I Found A Great Mortgage Rate, What Is the Next Step?

Once you’ve found a rate online or through your broker that fits your criteria, your next step will be to contact the lender directly for more detailed information. Interest rates are dependent on a number of things, including your credit score, so you will want to go through  the process of “pre-approval” to make sure you are actually able to get the rate you were hoping for. This will require you to provide documentation such as pay stubs, bank statements and other personal documents, along with a hard credit check.

 

What Are the Cons of Refinancing My Home?

If you are in a situation where you are refinancing to “cash-out your equity” or borrow the difference of what you owe and what the lender determines your home is worth, you may end up restarting on the number of years it will take you to repay your loan. For example, let’s say your goal of refinancing is to pay for something like education costs or an upgrade to your home. You determine you would need to borrow $50,000 cash from equity that you’ve already paid on your mortgage over the years. You go through the application process and the lender agrees to refinance your home for what you owed on your previous mortgage; plus, the $50,000 cash you need to borrow. Now, let’s say you had 15 years left on your previous 30-year loan term. After crunching numbers, based on the amount of the new mortgage and size of the monthly payment you are comfortable with, you may actually need to go back to a 30 year loan to pay off your new mortgage amount, starting your mortgage over and adding 15 years back onto your original plan. While the pros may outweigh the cons of refinancing with a higher mortgage payment depending on your situation, that is one thing to factor into your decision to refinance.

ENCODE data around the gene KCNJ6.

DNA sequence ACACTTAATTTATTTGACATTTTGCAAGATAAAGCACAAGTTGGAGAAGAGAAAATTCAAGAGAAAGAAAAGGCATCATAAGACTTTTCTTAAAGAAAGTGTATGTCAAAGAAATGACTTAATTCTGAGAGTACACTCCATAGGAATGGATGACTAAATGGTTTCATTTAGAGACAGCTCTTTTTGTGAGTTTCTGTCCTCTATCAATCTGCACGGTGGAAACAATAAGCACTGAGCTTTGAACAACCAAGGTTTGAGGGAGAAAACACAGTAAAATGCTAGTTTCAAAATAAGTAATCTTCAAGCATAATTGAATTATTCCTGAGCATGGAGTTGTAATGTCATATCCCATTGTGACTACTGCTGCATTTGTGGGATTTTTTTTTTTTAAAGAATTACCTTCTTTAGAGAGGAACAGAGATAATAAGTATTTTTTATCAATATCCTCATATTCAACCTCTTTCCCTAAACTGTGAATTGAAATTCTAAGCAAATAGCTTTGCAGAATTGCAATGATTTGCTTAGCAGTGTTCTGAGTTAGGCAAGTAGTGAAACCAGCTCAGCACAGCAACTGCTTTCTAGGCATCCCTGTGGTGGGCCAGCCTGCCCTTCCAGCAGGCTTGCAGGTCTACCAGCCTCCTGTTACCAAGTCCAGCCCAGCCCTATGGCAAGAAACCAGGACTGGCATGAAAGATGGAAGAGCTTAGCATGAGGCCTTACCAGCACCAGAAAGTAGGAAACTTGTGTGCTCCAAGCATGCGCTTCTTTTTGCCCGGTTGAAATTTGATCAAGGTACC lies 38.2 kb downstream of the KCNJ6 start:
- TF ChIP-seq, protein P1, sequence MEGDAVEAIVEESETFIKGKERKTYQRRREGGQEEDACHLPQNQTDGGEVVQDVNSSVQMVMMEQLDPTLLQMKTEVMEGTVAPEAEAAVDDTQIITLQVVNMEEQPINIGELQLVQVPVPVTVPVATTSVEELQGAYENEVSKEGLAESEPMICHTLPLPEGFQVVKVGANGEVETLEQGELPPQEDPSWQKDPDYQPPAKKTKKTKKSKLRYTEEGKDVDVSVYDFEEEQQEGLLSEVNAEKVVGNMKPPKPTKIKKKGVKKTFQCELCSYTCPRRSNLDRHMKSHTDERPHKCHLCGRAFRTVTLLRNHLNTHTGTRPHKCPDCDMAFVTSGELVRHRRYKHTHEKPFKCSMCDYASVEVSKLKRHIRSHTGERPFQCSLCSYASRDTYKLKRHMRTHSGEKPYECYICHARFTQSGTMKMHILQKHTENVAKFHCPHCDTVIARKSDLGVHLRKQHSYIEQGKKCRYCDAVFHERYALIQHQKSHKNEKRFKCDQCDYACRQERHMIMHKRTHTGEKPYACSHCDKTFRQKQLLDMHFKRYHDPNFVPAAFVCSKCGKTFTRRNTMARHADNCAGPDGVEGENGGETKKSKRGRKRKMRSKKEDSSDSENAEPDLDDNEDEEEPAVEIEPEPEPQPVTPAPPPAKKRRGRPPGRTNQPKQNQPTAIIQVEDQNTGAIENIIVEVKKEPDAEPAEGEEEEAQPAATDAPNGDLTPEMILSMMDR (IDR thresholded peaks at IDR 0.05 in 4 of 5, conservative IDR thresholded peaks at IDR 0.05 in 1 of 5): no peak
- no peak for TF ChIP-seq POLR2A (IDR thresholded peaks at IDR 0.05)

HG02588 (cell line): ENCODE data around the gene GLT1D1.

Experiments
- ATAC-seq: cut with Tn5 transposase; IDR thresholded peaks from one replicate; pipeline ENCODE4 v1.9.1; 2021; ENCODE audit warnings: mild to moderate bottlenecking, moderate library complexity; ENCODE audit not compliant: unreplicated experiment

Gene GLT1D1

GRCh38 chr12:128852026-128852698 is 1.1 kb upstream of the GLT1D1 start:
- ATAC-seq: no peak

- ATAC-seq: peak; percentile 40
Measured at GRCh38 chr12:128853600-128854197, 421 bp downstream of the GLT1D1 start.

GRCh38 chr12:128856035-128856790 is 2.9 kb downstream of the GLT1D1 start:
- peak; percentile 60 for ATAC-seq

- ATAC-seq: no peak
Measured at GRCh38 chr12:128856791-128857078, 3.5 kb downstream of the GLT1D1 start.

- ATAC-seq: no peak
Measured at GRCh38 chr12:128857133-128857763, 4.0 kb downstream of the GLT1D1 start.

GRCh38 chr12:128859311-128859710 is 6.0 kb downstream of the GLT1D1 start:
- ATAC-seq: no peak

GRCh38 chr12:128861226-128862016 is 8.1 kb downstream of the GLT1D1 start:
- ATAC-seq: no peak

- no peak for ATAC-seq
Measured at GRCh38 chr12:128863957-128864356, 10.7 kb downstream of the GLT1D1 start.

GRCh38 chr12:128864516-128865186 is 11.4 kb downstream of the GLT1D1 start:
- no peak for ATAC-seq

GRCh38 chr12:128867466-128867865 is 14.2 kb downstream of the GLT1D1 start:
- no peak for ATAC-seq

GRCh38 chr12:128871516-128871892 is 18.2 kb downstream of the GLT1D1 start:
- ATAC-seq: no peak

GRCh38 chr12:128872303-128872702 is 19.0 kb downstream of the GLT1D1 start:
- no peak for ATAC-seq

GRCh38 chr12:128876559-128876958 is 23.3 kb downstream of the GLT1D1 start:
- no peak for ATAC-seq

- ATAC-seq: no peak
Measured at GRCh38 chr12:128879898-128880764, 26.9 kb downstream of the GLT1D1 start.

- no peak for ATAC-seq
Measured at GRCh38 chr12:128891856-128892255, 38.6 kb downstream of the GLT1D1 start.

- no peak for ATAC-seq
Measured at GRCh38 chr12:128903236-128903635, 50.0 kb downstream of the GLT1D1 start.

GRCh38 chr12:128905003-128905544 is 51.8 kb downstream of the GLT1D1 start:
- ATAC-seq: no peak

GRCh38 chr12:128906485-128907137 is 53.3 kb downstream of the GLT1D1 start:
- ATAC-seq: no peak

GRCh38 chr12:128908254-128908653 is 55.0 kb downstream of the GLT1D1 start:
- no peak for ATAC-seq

What Are Mortgage Points?